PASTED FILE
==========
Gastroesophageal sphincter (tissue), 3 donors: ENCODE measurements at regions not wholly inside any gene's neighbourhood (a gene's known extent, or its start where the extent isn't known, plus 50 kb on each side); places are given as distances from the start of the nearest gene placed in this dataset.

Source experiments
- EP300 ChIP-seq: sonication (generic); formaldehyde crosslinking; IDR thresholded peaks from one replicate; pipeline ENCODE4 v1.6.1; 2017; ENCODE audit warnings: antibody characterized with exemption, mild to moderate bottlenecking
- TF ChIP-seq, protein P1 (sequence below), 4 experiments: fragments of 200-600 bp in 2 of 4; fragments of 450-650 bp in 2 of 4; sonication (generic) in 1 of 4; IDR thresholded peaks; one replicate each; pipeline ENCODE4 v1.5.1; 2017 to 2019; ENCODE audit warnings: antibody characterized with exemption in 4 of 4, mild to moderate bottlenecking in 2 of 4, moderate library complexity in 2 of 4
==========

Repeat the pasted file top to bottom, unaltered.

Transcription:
Gastroesophageal sphincter (tissue), 3 donors: ENCODE measurements at regions not wholly inside any gene's neighbourhood (a gene's known extent, or its start where the extent isn't known, plus 50 kb on each side); places are given as distances from the start of the nearest gene placed in this dataset.

Source experiments
- EP300 ChIP-seq: sonication (generic); formaldehyde crosslinking; IDR thresholded peaks from one replicate; pipeline ENCODE4 v1.6.1; 2017; ENCODE audit warnings: antibody characterized with exemption, mild to moderate bottlenecking
- TF ChIP-seq, protein P1 (sequence below), 4 experiments: fragments of 200-600 bp in 2 of 4; fragments of 450-650 bp in 2 of 4; sonication (generic) in 1 of 4; IDR thresholded peaks; one replicate each; pipeline ENCODE4 v1.5.1; 2017 to 2019; ENCODE audit warnings: antibody characterized with exemption in 4 of 4, mild to moderate bottlenecking in 2 of 4, moderate library complexity in 2 of 4